The smile disappeared from David's face. But when he saw her grin, realising the humour, the smile he returned was with interest. "That's not fair," he said, failing miserably at looking upset.
"Well, who else is going to help me make breakfast?"
"Me? You'll let me help you?"
"Well, the old man sitting beside you would be too slow."
Looking at John, then Mary, he grinned. This humour he was going to have to get used too. He ran downstairs. "Looks like you've got a little helper," John said, grinning. Mary just turned and followed the boy.
Tony had been up since before 5 o'clock, had his breakfast and one or two cups of coffee. Since he finished what was the Hartman place he had gone back to his routine of being a retired gentleman of leisure. Most of the time, it was nice to have a carefree existence without the care, but there were times that it was very monotonous.
David was beside himself, being allowed to help without restrictions. Again his mind filled with the injustices of his father. He had stopped what he was doing when Mary called, "Are you alright, David?"
"Sorry, Ma'am. I sometimes think about my father when I do something that's different. My mother was a lot like you. She tried to be with me when she could. But it still hurts sometimes."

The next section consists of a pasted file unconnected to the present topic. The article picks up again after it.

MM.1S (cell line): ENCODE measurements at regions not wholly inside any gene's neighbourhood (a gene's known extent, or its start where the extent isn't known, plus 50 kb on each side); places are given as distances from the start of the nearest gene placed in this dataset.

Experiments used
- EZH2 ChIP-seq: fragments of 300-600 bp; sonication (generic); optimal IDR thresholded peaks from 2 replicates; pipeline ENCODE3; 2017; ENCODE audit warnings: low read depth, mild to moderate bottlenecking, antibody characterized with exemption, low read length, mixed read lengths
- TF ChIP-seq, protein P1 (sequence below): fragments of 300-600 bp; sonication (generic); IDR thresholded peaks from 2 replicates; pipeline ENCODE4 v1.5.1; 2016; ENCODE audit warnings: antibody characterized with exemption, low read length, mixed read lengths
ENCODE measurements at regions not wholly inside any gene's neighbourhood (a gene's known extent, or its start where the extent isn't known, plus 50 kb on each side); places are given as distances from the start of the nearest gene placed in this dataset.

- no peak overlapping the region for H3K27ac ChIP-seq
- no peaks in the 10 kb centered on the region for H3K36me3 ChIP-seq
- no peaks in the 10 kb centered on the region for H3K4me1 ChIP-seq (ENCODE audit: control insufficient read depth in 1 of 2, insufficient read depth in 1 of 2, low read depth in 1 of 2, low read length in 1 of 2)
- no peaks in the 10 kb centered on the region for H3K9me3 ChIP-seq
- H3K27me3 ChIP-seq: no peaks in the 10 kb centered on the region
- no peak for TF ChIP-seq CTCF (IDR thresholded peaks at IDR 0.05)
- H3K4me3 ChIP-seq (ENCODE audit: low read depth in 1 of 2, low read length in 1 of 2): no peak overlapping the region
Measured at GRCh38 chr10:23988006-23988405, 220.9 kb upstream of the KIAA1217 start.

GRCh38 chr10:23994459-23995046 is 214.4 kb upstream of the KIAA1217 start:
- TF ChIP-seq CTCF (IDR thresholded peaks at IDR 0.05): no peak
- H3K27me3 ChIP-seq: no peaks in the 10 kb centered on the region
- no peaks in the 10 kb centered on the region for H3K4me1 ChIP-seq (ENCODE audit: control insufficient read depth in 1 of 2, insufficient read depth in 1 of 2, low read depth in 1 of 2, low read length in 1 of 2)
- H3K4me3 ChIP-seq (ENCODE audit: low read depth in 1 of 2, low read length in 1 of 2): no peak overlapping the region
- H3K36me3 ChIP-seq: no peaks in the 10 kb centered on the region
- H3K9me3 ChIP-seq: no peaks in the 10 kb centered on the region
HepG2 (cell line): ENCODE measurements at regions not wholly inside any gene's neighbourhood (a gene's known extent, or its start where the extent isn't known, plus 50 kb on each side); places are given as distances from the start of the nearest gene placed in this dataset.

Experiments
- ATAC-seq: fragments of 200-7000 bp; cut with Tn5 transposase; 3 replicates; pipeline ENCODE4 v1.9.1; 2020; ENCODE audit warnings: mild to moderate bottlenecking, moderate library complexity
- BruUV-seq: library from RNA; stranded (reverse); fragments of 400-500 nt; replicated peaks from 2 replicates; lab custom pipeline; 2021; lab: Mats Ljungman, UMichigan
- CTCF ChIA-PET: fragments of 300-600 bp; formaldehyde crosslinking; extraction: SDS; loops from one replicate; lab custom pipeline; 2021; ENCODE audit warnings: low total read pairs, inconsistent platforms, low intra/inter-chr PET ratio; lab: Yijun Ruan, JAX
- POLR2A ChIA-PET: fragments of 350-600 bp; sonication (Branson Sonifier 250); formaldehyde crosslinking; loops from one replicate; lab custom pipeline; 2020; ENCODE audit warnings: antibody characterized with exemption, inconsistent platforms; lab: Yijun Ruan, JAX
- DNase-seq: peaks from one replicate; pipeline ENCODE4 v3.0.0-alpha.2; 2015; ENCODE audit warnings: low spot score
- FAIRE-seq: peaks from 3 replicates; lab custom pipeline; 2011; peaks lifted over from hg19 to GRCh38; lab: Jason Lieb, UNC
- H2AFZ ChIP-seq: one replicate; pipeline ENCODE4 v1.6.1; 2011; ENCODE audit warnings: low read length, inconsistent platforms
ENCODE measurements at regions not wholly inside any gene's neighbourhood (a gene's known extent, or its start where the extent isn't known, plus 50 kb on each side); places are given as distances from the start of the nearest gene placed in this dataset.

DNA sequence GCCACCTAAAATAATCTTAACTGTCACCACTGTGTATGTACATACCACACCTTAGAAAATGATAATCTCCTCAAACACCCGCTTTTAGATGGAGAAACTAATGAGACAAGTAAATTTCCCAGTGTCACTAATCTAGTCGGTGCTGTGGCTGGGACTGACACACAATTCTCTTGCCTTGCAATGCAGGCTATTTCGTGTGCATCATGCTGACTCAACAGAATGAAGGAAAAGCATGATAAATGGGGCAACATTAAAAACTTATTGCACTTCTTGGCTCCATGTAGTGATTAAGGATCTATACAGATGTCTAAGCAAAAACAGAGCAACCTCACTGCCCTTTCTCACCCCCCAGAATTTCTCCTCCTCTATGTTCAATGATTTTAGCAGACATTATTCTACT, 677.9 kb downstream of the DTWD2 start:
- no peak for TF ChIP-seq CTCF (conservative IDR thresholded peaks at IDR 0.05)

"From what I've have heard about your father, you are much better off without him." Tears rolled down his cheek, but he was trying not to cry.
Mary went to the boy and held him. "David, what's all this."
"My father hurt those people badly. I tried to help, honestly." Crying he couldn't stop this time.
"David, the people who live here will know that. What your father did you had no control over. I feel sorry for your father, he had everything he could ever want and threw it all away. Look at me, David! John, the man upstairs, is the pinnacle of any human being I've ever met. If there is a way to help you, he will."
John heard the conversation. "Stop right there. You're making me out to be a saint, and a saint I'm not. What kind of a person would I be if I left anyone on that island? Help I can give, miracles I can't."
"You listen to me. I have worked with you for over 10 years. If I don't know you now, who does?"
"Don't argue, please," David cried.
"David, we weren't arguing, just having a disagreement. Do you know the difference?" He gave a nod. "I just don't want you to think I can do miracles, because I can't."
"Sir, if I never live another day from this moment on, what you and this lady, Mary, have done for me is more than anyone ever cared to do before. Now that I know what happiness is, I could die in peace."
Both in unison, "Don't ever talk like that." John walked over, knelt down and hugged the boy.
"David, I know you might think this strange, but there is nothing worth dying for." The boy was a little upset at the comment; but as he thought about it, he gave a nod and returned the hug.
Over breakfast the boy was complimented on what the food tasted like, which got uncomfortable looks and smiles. Just up the coastline David was shown a cove where he could swim while Mary went off to buy their new guest clothing to get him up to date on all counts, shoes and trainers alike. David was in homemade heaven. His excitement, even his countenance shone like a beacon. To David's disgust, after a couple of hours of swimming, they went back home. Oh, the energy of youth.